Three of the Northland Community Council's four officers have agreed to remain in their posts for 2013, with only treasurer Sandy LaFollette hoping someone will step forward to replace her.
President Emmanuel V. Remy said he would be happy to serve another term "if the membership so chooses." He added that vice president Gerry O'Neill and secretary Brandon L. Boos are also willing to stay on. And while he would welcome LaFollette continuing to serve as treasurer, Remy said he understand she's already got many irons in the fire.
Nominating committee chairman John Kirkpatrick began soliciting candidates via email announcement in mid-December. He said before Christmas that other than a verbal communication from Remy, he had gotten no response, but subsequently issued a plea for someone to accept the treasurer's post due to LaFollette's involvement in other activities, including being co-chair of the North Side Health Advisory Committee.
"This is a very important position and no organization can operate without someone watching over their funds," Kirkpatrick wrote in an email.
He said he got started late on seeking people willing to fill the officer posts because his appointment was overlooked at the NCC's annual holiday party in early December.
"I just figured he had somebody else lined up to do it," added Kirkpatrick, who has headed the committee for several years.
Kirkpatrick is to give his report at the first meeting of the year, set for 7 p.m. Tuesday, Jan. 8, at Friendship Village of Columbus, 5800 Forest Hills Blvd.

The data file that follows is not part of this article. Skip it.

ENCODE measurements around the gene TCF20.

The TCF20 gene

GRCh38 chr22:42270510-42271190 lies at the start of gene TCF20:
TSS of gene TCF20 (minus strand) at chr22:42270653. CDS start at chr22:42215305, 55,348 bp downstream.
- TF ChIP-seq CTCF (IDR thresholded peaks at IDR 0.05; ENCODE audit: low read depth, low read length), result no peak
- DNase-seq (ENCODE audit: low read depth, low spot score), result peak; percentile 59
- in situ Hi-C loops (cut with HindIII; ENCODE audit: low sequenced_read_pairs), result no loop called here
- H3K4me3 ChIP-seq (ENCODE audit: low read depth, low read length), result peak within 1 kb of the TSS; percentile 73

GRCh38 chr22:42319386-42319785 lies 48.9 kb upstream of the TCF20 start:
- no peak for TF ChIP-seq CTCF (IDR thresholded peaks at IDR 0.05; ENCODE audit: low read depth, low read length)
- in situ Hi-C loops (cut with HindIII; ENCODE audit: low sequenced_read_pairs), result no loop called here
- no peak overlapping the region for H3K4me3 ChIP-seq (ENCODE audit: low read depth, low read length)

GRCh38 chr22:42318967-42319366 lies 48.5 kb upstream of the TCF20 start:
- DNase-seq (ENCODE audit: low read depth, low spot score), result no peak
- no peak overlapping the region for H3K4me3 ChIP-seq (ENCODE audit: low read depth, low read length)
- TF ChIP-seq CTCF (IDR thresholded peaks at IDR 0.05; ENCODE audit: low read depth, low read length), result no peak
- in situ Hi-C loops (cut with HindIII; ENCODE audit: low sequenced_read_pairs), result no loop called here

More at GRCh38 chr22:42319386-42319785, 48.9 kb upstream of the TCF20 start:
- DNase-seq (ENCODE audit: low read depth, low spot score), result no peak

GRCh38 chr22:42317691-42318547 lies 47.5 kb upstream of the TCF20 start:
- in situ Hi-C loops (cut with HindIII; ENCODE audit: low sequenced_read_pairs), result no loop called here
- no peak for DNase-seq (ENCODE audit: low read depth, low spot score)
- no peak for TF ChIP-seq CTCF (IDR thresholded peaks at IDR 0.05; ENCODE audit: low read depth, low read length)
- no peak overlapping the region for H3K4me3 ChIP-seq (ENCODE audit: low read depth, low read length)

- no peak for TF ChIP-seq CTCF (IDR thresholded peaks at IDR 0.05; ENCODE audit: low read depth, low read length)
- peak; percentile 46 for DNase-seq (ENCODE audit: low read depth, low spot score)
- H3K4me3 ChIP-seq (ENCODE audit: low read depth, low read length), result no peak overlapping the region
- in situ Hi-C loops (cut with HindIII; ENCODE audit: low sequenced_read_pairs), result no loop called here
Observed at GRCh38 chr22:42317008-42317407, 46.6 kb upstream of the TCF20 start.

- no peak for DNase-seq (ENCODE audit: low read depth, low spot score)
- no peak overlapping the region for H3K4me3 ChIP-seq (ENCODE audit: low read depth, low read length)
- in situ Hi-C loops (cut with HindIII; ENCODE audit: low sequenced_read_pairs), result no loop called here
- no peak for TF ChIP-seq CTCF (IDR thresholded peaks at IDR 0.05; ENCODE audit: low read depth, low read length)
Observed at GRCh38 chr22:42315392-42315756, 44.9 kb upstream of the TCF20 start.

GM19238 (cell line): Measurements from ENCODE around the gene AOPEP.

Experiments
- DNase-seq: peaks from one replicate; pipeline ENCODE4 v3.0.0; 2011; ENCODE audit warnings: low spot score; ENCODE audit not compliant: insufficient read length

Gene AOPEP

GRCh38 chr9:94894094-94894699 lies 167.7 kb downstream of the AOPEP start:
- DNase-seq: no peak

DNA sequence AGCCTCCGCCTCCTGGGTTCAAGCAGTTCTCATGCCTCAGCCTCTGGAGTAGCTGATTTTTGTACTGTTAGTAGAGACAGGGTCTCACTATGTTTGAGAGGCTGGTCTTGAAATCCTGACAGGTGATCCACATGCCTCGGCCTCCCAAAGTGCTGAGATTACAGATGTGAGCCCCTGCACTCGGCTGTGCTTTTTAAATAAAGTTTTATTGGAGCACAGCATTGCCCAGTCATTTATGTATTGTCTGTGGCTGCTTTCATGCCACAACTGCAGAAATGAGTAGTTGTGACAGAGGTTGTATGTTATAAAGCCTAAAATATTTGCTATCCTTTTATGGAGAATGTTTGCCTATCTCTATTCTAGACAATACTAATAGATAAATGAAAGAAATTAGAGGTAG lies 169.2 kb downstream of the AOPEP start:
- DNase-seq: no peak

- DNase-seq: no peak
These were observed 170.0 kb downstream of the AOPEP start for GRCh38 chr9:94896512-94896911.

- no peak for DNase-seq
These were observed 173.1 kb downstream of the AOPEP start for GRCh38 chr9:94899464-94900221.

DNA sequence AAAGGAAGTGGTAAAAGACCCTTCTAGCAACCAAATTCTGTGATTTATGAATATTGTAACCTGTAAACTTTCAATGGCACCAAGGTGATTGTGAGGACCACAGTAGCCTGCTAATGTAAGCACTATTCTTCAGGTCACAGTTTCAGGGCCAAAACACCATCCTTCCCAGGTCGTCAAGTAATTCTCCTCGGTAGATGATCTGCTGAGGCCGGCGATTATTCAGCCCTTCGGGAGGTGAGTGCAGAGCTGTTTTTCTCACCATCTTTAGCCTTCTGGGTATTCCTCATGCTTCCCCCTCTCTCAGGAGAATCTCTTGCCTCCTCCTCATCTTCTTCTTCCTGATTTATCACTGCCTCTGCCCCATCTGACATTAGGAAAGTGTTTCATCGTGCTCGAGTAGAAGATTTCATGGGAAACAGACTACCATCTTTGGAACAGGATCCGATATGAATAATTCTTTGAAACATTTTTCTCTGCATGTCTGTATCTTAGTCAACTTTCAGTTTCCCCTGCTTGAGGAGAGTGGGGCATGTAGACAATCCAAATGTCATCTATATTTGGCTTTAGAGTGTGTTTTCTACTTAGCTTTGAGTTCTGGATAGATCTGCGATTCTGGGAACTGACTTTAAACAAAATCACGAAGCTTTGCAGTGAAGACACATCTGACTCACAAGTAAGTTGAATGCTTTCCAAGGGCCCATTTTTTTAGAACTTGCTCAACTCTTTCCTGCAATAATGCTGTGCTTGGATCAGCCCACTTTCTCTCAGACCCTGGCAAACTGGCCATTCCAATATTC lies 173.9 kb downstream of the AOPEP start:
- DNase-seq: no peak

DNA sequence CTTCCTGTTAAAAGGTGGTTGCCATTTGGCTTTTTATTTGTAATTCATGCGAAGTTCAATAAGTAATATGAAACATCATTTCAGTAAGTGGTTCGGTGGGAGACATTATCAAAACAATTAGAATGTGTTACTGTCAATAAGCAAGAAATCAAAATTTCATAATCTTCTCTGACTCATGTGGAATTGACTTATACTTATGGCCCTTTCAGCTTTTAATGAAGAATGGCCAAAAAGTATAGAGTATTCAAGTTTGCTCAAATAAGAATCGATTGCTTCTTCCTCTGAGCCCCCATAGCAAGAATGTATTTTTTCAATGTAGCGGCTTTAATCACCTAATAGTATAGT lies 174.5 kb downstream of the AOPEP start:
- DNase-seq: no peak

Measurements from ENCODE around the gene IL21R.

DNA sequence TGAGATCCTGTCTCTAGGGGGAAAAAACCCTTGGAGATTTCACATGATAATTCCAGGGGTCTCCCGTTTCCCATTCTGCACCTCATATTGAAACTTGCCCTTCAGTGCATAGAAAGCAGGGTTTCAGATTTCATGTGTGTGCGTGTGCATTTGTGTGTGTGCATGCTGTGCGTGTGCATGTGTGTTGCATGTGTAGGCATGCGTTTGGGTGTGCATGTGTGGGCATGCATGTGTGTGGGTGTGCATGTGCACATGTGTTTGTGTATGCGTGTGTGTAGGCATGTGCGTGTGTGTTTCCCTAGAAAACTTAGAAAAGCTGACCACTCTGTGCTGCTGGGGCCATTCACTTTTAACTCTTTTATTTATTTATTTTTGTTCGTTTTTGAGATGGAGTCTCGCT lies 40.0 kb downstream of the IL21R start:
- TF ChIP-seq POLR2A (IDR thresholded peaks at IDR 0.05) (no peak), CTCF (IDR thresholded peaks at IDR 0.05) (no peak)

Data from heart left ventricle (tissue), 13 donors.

"Of course, every role's open," Remy said.
Nominations will be taken from the floor for all four officer positions.
Voting takes place in February and those elected start their terms in March.
Remy expressed his appreciation that O'Neill and Boos have consented to stay on.
"I definitely appreciate that and I feel it's important to have some continuity moving forward," he said. "There's plenty more to do."
Remy was elected to take over for six-term council president Dave Paul in February 2012.
Among the plenty more to do, Remy said, will be addressing some of the concerns and issues that arose during a Dec. 15 gathering he convened with presidents of some of the NCC's member civic associations.
"The meeting went well," Remy said. "I think it's an opportunity to open up new lines of communications.
"It's clear that we need to get out and tell the story or create the message of how the Northland Community Council benefits all the residents of the Northland area and collectively, we are a big voice to the city of Columbus," he said. "We speak on everyone's behalf as it relates to our community. We need to, for lack of a better way of saying it, sell that message."
To that end, Remy said he would be trying to attend meetings of the various civic associations and other groups that belong to the NCC once a month, explaining why the council exists.
"We really want to get other additional members involved throughout the community, and in order to do that, we have to spread the word," he said.
Remy added that he would be holding another gathering for neighborhood leaders in February, hoping for additional attendance with the holidays a thing of the past.
"I want to hear from those people, still," he said.